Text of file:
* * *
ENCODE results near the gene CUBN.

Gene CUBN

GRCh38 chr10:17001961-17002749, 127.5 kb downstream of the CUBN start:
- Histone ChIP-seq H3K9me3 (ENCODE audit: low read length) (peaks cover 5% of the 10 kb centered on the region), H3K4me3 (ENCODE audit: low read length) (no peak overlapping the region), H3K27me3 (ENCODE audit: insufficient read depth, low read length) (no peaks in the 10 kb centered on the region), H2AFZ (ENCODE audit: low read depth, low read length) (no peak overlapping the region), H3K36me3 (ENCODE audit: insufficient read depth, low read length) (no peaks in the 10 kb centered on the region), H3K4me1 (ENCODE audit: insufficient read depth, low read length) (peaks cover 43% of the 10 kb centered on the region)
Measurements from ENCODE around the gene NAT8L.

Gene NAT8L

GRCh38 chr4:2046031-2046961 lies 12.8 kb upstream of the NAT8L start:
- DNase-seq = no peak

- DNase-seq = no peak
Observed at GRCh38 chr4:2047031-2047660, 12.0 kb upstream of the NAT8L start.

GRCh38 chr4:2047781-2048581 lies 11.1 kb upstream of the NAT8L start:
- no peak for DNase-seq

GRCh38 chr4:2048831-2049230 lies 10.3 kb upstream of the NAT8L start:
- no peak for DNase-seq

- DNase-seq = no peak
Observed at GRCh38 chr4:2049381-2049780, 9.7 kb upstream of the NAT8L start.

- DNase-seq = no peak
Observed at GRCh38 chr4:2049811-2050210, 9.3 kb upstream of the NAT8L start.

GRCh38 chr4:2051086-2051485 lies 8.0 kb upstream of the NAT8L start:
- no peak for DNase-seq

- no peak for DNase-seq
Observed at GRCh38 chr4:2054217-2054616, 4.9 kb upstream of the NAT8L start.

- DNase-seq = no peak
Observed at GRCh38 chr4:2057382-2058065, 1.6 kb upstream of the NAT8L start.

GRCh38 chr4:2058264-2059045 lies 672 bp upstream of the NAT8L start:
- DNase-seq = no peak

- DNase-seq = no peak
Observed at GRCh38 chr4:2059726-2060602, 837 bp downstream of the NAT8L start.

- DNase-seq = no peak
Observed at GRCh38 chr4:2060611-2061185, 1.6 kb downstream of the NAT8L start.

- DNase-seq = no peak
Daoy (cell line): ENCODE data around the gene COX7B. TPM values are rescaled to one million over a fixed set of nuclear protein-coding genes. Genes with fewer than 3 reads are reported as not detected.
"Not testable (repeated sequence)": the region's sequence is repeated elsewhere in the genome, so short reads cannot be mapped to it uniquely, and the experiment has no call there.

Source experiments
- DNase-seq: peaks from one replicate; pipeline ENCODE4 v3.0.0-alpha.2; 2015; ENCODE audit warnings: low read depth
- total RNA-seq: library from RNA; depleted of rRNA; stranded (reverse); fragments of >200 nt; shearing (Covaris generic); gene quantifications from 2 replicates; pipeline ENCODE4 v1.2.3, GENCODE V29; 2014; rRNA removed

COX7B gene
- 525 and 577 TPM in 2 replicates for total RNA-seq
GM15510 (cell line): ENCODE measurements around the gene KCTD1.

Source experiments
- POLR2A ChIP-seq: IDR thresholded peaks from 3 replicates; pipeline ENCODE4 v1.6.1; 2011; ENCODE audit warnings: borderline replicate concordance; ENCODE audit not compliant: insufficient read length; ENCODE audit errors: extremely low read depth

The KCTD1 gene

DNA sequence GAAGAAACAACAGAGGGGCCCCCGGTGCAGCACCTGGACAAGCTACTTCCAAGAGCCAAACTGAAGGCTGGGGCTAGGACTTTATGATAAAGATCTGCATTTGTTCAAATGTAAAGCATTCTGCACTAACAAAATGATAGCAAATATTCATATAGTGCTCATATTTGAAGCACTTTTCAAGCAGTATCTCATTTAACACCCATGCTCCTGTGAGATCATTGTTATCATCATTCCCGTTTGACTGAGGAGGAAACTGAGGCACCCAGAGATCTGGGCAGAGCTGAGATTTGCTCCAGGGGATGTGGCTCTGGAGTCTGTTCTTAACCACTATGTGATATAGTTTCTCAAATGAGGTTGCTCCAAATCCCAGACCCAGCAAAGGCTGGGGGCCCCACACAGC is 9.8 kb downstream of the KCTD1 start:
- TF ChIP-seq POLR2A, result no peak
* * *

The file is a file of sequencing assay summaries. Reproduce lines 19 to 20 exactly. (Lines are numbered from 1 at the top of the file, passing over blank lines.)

GRCh38 chr4:2051086-2051485 lies 8.0 kb upstream of the NAT8L start:
- no peak for DNase-seq